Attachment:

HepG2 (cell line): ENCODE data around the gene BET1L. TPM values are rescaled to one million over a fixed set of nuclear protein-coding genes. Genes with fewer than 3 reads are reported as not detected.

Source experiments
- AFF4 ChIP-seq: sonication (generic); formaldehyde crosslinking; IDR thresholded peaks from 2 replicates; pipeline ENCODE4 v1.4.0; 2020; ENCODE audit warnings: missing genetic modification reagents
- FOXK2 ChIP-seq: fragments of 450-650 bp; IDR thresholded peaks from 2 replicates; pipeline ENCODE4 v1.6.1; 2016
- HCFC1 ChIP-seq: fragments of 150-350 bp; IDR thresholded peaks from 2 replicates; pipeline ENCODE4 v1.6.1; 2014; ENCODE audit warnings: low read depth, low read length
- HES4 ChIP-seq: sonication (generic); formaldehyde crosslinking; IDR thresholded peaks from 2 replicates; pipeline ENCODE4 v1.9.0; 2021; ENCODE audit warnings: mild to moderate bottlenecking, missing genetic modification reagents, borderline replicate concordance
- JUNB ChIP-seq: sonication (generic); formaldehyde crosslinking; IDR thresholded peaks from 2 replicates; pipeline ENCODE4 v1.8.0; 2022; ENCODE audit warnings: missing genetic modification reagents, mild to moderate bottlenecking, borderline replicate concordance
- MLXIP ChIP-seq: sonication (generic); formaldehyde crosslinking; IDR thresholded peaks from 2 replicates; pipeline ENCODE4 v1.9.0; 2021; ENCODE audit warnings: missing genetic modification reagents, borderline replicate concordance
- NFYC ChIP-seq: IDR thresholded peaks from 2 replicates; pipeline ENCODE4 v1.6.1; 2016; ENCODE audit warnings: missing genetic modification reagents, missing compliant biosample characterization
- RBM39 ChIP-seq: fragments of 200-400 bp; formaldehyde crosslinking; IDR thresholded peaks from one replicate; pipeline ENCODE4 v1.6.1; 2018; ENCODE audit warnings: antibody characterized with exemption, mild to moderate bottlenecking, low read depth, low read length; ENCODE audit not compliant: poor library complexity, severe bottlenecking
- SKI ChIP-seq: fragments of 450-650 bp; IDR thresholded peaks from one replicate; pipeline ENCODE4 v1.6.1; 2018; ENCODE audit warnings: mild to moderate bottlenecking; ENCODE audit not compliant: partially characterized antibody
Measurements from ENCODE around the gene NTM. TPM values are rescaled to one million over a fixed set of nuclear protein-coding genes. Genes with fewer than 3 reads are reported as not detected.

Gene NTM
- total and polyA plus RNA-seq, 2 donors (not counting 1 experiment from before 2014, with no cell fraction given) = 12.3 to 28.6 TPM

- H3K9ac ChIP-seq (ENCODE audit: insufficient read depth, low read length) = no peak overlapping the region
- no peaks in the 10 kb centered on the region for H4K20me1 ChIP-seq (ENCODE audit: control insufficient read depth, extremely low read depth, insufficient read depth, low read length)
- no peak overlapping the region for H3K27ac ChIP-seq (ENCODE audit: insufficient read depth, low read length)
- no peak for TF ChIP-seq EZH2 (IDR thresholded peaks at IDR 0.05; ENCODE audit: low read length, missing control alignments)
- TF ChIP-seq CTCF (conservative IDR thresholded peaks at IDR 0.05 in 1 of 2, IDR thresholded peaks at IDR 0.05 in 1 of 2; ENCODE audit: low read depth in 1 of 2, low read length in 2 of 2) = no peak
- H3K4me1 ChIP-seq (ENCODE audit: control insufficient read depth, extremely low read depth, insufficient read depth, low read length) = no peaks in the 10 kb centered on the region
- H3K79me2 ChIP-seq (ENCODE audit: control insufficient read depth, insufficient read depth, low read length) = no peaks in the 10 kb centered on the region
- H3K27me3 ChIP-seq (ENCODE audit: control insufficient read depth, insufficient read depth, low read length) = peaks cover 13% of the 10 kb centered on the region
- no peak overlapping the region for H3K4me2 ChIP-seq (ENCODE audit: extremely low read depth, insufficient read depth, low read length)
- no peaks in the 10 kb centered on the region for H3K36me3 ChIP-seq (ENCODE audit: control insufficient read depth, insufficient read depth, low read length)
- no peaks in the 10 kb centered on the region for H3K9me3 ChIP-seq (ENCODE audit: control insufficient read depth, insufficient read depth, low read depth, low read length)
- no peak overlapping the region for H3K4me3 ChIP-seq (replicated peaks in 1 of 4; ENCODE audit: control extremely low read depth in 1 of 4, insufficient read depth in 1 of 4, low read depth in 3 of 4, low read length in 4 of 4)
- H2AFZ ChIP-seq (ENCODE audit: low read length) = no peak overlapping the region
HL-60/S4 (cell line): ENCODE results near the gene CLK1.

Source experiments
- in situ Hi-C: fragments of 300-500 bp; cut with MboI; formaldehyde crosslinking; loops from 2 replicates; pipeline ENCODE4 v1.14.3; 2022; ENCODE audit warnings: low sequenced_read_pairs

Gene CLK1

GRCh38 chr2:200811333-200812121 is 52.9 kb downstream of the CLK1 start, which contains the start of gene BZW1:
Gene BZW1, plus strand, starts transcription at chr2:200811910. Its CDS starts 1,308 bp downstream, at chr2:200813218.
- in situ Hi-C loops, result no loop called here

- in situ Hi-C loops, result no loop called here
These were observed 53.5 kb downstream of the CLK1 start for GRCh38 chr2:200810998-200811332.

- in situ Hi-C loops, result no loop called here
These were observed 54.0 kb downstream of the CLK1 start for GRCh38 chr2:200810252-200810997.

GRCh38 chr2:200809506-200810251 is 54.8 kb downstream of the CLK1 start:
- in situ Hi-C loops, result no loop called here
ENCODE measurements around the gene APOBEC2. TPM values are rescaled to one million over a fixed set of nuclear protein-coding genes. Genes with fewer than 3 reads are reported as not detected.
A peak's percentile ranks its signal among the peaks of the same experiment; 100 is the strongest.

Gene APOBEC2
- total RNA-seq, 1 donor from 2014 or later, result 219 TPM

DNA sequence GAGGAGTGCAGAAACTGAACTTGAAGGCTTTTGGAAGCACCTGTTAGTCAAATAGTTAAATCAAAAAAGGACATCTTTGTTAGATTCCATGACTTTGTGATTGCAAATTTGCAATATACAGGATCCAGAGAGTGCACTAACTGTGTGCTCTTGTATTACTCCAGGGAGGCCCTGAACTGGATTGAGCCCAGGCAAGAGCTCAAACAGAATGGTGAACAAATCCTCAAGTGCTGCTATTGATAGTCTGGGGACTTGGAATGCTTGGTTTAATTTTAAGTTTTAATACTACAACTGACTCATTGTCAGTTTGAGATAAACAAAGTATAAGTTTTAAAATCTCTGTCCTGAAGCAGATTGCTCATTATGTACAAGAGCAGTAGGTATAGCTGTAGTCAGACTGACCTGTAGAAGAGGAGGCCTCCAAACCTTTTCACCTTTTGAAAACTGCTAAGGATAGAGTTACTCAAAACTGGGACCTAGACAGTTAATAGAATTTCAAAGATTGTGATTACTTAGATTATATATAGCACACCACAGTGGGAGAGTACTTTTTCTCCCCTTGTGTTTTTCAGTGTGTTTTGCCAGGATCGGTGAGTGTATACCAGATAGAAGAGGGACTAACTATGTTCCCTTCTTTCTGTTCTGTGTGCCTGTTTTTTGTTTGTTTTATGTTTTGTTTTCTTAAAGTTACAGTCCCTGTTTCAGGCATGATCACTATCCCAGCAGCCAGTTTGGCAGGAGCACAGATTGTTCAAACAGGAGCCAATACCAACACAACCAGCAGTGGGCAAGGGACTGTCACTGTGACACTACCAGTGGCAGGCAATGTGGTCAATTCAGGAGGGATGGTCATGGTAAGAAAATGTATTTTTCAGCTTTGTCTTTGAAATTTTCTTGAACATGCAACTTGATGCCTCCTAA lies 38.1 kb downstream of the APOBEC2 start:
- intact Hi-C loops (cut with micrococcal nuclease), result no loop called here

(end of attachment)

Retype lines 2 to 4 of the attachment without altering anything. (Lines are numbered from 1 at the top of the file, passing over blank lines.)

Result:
Source experiments
- AFF4 ChIP-seq: sonication (generic); formaldehyde crosslinking; IDR thresholded peaks from 2 replicates; pipeline ENCODE4 v1.4.0; 2020; ENCODE audit warnings: missing genetic modification reagents
- FOXK2 ChIP-seq: fragments of 450-650 bp; IDR thresholded peaks from 2 replicates; pipeline ENCODE4 v1.6.1; 2016